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Written in Ice: A History of Pro Soccer in Minnesota - The Kicks

Where it all began, Alan Willey and the Minnesota Kicks

MLS: U.S. Open Cup-Sporting KC at Minnesota United
Soccer fans in Minnesota span 4 decades
Brace Hemmelgarn-USA TODAY Sports

Over the next few weeks, we plan on bringing you a series of articles exploring the history of pro soccer in Minnesota. We plan on looking at the clubs that shaped the landscape and the players that we can never forget. Today, we start with the unforgettable Minnesota Kicks and the first North American Soccer League.

Who could ever forget the original North American Soccer League? With names like Franz Beckenbauer, Johan Cruyff, Gerd Müller, George Best, and of course, Pelé, the league was populated with some of the World’s best players.

But, Minnesota fans had stars of their own. Players like Alan Willey, Alan West, Tino Lettieri, and Patrick “Ace” Ntsoelengoe have their own special place in the history of professional soccer in Minnesota.

Patrick “Ace” Ntsoelengoe
nasljerseys.com | Minnesota Kicks

The North American Soccer League was founded in 1967 as the result of a merger of two previous leagues. The league enjoyed moderate success in the early 1970s, but it all changed in 1975. The league wanted more recognition and who is better to spread the word of the beautiful game than arguably the best player of all time? The New York Cosmos signed superstar Pelé, and the league reached crazy new heights. (Fun fact: Portuguese star Eusébio was also signed by the Boston Minutemen in 1975, so the Brazilian Superstar was not the only international import.)

NASL: New York Cosmos v LA Aztecs
Best with the LA Aztecs
Photo by Tony Duffy/Getty Images

In November of 1975, a group of investors bought the Denver Dynamos with plans to relocate. The Minnesota Kicks were born. Clad in that wonderful creamsicle* orange color, the Kicks became one of the league’s most popular teams.

And they were bound to be. They played at the old Met Stadium, wore awesome kits, and had players like Alan Willey scoring at will. Their days were before my time, but the stories that I have been told make Kicks games sound like the most fun experience that people could have in the Twin Cities.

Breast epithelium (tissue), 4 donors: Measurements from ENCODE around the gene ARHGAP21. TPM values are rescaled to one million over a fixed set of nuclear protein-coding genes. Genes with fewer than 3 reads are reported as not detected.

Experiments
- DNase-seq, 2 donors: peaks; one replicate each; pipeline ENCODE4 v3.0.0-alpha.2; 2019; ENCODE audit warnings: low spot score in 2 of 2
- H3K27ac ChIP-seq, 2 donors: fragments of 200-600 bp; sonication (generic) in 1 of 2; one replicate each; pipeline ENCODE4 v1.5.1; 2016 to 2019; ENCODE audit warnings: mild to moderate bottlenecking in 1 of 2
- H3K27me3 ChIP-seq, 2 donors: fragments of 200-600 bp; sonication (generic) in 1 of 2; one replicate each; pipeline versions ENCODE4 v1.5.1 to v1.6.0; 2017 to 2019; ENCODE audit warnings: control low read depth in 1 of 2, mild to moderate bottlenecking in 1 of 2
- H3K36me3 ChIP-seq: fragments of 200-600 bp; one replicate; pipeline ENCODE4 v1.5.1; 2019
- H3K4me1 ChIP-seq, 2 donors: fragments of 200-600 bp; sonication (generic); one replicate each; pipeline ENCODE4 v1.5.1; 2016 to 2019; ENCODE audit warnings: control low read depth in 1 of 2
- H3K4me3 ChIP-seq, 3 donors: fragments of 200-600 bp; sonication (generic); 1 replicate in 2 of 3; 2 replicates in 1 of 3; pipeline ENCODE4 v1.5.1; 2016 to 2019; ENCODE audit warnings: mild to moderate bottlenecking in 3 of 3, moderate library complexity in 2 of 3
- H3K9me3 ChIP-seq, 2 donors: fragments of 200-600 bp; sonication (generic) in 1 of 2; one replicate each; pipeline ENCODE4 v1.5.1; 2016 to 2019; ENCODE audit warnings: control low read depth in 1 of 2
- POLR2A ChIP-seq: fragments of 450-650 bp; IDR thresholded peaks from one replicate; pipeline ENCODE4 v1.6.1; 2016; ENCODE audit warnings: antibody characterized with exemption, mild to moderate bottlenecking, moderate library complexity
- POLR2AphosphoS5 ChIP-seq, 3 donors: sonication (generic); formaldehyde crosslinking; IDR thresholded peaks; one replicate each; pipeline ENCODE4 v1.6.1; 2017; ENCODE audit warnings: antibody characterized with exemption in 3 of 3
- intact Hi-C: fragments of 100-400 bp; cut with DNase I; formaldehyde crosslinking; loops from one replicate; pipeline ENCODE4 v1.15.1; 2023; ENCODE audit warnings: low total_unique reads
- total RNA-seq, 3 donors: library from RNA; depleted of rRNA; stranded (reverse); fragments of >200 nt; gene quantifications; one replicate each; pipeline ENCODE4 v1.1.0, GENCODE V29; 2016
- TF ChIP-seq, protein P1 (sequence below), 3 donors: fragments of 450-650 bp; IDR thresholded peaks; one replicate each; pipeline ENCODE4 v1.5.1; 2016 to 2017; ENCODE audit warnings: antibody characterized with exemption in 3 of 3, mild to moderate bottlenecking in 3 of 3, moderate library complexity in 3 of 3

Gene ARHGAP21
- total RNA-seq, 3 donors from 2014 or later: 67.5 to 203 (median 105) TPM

Their first season started slow, but they would finish the regular season in 1st place in the Pacific Conference. They would even go on to the Soccer Bowl, where they would lose to the aforementioned Eusébio and his newer team, the Toronto Metros - Croatia. Alan Willey would have his first of multiple seasons leading the team in goals with 16.

Alan Willey
nasljerseys.com | Minnesota Kicks

Kicks fans will definitely remember the first leg of the conference semifinals in 1978. Alan Willey scored five en route to a 9-2 drubbing of a Cosmos squad that included Beckenbauer, Carlos Alberto, and Giorgio Chinaglia. In front of a raucous crowd of 45,863 in Bloomington, the Kicks put on a show. (Let’s not talk about the second leg where the Cosmos won 4-0 and because there was no aggregate, they advanced after winning a mini-game. No. That’s not fun.)

The Kicks, unfortunately were not immune to the struggles that the league faced come the 1980s. By the end of the 1981 season, the team had lost around $2.5 million and were up for sale. The team would fold by December of that year and the players from the Kicks were dispersed.

nasljerseys.com | Minnesota Kicks

The Kicks averaged some of the largest crowds in the NASL and won the conference their first four seasons. The Kicks made the playoffs all six. Alan Willey continues to be a huge name in Minnesota Soccer (currently doing the color commentary for the Loons.) The impact of the Kicks cannot be understated. And really, I think I speak for all of us when I say that the Loons should really consider having a creamsicle alternate kit.

Willie Morgan sporting the “creamsicle” kit
nasljerseys.com | Minnesota Kicks

What are your favorite Kicks memories? Share them in the comments below.

*I admit that I am not sure if “creamsicle” is the right term for the kit color, but I also don’t know what else to call it.